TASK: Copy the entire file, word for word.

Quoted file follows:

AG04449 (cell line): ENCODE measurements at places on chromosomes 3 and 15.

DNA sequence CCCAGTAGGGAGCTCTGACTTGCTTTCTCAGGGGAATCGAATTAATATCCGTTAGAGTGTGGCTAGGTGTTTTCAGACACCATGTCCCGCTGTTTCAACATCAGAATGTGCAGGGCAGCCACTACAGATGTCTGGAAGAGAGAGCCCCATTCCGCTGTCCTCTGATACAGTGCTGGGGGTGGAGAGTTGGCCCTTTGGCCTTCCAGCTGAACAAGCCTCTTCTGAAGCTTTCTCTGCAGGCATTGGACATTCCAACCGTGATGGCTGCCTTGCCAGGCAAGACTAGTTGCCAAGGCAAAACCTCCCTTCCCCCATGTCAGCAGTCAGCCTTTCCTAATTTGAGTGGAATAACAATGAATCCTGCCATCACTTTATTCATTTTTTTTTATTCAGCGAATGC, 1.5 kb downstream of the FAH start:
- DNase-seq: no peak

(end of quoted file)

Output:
AG04449 (cell line): ENCODE measurements at places on chromosomes 3 and 15.

DNA sequence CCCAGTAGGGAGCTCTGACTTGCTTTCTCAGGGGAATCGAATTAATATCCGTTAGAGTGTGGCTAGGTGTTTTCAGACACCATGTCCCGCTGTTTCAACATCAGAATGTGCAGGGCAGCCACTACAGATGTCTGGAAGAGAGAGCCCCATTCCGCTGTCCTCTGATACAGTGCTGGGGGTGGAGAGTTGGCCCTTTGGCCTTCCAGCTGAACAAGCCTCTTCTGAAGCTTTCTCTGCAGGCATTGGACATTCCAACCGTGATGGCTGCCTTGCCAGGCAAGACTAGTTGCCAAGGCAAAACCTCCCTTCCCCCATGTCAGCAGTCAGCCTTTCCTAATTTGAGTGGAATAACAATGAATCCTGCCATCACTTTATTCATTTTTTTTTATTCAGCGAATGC, 1.5 kb downstream of the FAH start:
- DNase-seq: no peak